US President Donald Trump has extended back-to-back invitations to the leaders of Saudi Arabia, the United Arab Emirates and Qatar before the anticipated US-Gulf summit in Camp David. The summit, which was originally scheduled to take place next month, has been unexpectedly put back to September.
Meanwhile, Qatar’s media has been reporting that Emir Tamim Bin Hamad Al-Thani will be meeting Trump tomorrow, 10 April. Bin Hamad’s visit to the White House follows a visit by the Crown Prince of Saudi Arabia, Mohammad Bin Salman, who has spent almost three weeks crisscrossing the US, the longest overseas visit yet by the young prince.
The visit of Bin Salman was overshadowed by the condescending manner in which Trump dealt with the press conference during his visit. The US President left many journalists and political observers alike flabbergasted when he went on an impromptu rant detailing the investment pledges for military hardware made by Saudi Arabia.
Such visits as that by Bin Salman and Bin Hamad, as well as the Crown Prince of the UAE, Mohammed Bin Zayed, are seen as precursors to the US-Gulf Summit. Bin Zayed was supposed to go to America at the end of March, but the plans were changed at his request, something that has been given various interpretations in the Gulf. The dominating view is that the postponement was in order to flank Bin Hamad’s visit between Bin Zayed and that of Bin Salman to ensure tight control of the summit agenda, whenever it happens.
In effect, the proposed summit is a replacement for the Gulf Cooperation Council (GCC). Sceptics have accused Bin Salman and Bin Zayed of deliberately destroying the GCC, the top structure of which excludes the two de facto leaders, notwithstanding their executive roles in their own countries. Instead, it is King Salman Bin Saud and Sheikh Khalifa Bin Zayed of Saudi Arabia and the UAE respectively who represent their countries at the top of the GCC. It is they and Bin Hamad who get the heads of state photo opportunity.
The status quo continues to “poke both Bin Salman and Bin Zayed’s egos in a wrong way, leading to flexing of muscles now and then.” Political optimists in the Gulf hope that the meeting between the leaders might help ease the political tensions and economic blockade which continue to impact negatively on the people of the region. However, realists argue that nothing of significance will come out of the summit.
The solution to the Gulf crisis lies squarely with Saudi Arabia, but the US will not force its hand in this regard for obvious reasons. For a start, the business contracts which the US and Saudi Arabia have entered into compromise the influence and impartiality of Washington in solving the current problems in the Gulf. According to the Centre for American Progress, a US think tank, Saudi Arabia plans to invest $20 billion in an infrastructure fund to be managed by the Blackstone Group LP. Blackstone hopes to invest more than $100 billion in infrastructure projects through this fund, mostly within America. This is beside the multi-billion dollar investment in military hardware in the US.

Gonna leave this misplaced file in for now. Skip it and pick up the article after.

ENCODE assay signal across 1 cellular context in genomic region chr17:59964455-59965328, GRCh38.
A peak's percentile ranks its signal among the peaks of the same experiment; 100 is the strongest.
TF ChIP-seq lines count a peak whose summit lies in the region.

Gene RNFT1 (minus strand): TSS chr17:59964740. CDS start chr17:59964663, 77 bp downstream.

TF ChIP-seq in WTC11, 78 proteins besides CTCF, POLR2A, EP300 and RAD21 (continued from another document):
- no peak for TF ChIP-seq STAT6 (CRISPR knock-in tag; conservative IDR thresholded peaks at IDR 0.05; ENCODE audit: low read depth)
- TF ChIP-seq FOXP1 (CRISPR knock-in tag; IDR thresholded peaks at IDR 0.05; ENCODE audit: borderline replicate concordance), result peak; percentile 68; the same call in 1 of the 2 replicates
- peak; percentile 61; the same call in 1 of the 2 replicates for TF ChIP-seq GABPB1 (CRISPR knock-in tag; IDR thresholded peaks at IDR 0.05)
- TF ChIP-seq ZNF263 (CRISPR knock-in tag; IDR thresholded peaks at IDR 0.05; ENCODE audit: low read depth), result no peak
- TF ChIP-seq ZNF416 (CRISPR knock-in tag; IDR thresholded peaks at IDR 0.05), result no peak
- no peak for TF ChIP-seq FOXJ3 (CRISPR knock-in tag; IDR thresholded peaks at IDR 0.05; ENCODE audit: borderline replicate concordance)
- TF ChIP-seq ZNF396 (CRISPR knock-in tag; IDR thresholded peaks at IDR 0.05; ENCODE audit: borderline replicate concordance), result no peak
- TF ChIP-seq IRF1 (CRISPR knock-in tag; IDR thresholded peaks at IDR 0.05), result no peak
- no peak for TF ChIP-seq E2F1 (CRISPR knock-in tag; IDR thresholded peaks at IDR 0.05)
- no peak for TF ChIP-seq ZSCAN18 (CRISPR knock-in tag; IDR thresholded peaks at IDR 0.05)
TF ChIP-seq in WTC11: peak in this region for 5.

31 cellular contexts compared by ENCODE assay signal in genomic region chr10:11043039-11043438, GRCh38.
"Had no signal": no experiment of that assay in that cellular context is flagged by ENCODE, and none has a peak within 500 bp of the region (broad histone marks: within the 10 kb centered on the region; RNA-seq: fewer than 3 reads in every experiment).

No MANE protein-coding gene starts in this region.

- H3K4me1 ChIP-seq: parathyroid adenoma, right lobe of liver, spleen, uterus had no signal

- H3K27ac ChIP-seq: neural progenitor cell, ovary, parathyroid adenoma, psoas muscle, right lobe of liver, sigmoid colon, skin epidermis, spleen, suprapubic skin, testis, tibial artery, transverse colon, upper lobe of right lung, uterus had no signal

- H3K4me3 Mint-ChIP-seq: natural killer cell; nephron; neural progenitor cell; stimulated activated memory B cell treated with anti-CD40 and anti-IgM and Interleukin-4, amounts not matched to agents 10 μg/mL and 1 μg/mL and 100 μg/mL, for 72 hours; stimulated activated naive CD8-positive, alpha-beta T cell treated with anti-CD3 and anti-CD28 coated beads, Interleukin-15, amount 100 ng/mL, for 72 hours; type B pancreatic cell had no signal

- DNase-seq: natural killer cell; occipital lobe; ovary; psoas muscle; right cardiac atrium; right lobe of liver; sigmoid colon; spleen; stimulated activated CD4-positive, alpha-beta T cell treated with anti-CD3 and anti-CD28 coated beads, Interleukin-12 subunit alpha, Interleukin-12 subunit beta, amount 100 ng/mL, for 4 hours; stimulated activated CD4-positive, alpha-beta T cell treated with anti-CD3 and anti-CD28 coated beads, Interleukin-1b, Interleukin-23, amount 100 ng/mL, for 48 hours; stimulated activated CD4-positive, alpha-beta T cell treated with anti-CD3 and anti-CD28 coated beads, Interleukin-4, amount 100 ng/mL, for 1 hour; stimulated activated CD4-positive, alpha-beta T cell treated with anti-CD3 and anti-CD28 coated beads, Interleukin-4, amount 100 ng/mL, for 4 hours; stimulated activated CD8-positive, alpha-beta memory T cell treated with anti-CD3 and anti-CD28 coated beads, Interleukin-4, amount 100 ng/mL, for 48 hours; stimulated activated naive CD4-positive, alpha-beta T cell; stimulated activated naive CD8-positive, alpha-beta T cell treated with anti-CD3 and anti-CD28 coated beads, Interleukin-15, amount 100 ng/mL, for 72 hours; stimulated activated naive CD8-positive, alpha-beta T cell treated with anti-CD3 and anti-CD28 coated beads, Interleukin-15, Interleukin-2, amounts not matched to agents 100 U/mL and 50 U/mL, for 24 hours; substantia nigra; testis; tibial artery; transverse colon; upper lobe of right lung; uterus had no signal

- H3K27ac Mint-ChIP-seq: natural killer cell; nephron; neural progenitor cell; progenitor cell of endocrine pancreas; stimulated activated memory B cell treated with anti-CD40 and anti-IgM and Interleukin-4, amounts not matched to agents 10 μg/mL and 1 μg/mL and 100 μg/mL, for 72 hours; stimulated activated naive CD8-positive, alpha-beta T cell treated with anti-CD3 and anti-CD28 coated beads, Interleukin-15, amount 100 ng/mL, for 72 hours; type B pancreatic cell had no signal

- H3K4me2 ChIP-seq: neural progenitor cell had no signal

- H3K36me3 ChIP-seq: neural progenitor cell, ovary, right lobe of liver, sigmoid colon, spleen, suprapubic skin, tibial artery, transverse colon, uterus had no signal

Moreover, the “cosy relationship” between Bin Salman and Trump’s senior advisor and son-in-law Jared Kushner also weakens America’s influence as a fair arbitrator. Kushner heads and sits on top of all political machinations and US foreign policy decision-making processes pertaining to the Middle East.
What’s more, in the early days of the blockade, Trump made a number of statements explicitly blaming Qatar for the current situation. Those statements contradicted those of his former Secretary of State, Rex Tillerson, on the issue. Trump said in a press conference after his visit to Riyadh that, “Nations came together and spoke to me about confronting Qatar over its behaviour. So we had a decision to make. Do we take the easy road or do we finally take hard but necessary action?” Tillerson, on the other hand, argued strongly for de-escalation. “This blockade is hindering the US-led military campaign against [Daesh], creating hardships for the people of Qatar and impairing US and other international business activities in the region,” he said at the time.
The Trump administration is committed to its Transactional Politics. The term refers to a political practice where governments reciprocate each other’s actions in an equal measure; in other words establish a certain type of give-and-take politics. It is, therefore, far-fetched to imagine a scenario where the US could embrace a position against the wishes of Saudi Arabia; if the Saudis themselves refuse to solve the crisis, Washington will be unwilling to apply any pressure on Riyadh.
Thus, the US is not going to compromise its business with Saudi Arabia just because of Qatar. Right now it seems that Saudi Arabia is America’s biggest client in the Gulf. Hence, the confidence that some in the region have that the summit could solve the political impasse is misplaced; that includes the desperate families who have been separated by the blockade.
Even if the US was to apply pressure to Saudi Arabia, the last hope and voice of reason in this debacle was the now former Secretary of State Rex Tillerson. Notwithstanding the contradictions between Tillerson and Trump regarding the blockade, Tillerson was an insider who could have swayed the debate in favour of Qatar. Unfortunately, he was fired by Trump, so it looks as if the blockade is going to be in place for the long haul. Qatar will have to continue along its current foreign relations trajectory by looking towards Turkey and Europe for its survival.
The views expressed in this article belong to the author and do not necessarily reflect the editorial policy of Middle East Monitor.